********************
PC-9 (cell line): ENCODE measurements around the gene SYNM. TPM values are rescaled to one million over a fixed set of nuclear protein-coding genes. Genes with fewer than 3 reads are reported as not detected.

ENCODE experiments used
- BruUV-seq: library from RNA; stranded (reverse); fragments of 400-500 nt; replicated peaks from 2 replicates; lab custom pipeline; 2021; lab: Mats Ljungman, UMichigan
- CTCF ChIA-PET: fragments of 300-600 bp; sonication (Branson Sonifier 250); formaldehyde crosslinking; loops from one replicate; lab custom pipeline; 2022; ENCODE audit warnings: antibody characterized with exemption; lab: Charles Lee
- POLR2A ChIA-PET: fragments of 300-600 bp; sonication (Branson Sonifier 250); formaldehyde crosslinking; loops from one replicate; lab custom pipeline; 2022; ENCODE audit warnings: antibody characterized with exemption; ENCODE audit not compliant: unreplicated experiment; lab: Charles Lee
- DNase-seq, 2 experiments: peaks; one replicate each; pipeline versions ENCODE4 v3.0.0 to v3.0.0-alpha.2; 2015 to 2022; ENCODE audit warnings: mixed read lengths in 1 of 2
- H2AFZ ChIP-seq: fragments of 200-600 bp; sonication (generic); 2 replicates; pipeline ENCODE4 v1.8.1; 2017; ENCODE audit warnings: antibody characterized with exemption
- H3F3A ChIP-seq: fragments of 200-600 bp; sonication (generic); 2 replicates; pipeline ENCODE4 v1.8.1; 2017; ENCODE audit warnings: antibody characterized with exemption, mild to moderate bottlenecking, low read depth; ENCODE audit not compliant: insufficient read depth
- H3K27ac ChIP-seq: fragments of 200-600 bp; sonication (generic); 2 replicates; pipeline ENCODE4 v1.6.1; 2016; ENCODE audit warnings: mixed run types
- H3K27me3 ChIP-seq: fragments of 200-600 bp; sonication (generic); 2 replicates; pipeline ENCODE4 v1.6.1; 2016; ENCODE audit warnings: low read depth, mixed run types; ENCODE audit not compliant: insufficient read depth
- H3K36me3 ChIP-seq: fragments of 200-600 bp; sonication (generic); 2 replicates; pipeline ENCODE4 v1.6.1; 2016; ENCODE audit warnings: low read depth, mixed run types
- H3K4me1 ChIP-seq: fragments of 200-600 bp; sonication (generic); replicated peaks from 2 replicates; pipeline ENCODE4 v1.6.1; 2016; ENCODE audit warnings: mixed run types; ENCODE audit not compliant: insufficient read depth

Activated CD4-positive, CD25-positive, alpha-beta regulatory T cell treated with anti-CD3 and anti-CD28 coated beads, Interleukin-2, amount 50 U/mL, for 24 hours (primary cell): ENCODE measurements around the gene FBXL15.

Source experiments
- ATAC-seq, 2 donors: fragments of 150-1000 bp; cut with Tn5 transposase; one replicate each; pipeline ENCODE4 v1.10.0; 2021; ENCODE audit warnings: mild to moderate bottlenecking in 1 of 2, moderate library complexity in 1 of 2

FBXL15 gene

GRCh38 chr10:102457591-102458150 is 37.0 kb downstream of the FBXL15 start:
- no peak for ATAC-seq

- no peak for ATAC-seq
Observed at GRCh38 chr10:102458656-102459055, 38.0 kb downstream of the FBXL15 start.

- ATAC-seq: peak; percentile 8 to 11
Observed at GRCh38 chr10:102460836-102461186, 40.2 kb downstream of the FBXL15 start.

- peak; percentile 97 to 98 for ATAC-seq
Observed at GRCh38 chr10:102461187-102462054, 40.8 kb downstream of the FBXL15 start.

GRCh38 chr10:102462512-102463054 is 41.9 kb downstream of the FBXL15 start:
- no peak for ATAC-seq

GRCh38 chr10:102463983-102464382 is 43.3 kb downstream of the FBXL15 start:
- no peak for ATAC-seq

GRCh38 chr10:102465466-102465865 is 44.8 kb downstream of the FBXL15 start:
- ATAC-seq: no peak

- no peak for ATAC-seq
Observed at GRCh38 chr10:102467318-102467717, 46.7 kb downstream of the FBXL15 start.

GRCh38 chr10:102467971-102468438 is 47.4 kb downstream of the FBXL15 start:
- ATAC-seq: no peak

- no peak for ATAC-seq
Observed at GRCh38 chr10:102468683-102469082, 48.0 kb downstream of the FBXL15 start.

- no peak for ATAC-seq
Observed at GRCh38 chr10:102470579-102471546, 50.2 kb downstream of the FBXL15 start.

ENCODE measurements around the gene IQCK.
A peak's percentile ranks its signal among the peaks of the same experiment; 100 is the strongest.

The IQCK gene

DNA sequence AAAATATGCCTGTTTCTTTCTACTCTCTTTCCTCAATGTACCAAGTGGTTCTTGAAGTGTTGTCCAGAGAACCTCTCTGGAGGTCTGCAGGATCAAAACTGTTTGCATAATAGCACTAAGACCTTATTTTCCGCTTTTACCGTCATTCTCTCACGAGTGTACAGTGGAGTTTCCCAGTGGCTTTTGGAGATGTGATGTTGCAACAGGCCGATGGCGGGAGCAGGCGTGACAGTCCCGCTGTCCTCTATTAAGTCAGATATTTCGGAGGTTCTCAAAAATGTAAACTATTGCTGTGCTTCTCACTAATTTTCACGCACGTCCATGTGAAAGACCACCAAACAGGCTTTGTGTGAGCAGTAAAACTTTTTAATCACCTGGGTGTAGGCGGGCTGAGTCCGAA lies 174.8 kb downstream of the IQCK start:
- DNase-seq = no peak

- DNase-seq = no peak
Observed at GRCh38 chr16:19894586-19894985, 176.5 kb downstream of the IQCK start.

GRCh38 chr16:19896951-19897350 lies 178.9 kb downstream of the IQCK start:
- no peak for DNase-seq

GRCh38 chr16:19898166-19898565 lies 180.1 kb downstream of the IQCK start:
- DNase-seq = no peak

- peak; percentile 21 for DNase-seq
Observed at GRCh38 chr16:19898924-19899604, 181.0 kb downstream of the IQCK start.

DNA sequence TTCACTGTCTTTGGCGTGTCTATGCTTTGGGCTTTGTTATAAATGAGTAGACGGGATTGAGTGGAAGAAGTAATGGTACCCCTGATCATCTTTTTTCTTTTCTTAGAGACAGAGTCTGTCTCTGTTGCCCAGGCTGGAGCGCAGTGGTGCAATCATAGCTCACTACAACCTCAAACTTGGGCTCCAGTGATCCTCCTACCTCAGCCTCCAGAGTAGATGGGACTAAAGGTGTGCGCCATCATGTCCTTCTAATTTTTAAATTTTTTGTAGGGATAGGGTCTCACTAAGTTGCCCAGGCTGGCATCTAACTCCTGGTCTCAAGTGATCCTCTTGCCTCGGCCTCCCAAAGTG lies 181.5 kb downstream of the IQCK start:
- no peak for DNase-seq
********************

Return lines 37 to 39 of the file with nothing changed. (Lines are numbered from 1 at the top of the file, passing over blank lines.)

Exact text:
- no peak for ATAC-seq
Observed at GRCh38 chr10:102470579-102471546, 50.2 kb downstream of the FBXL15 start.

ENCODE measurements around the gene IQCK.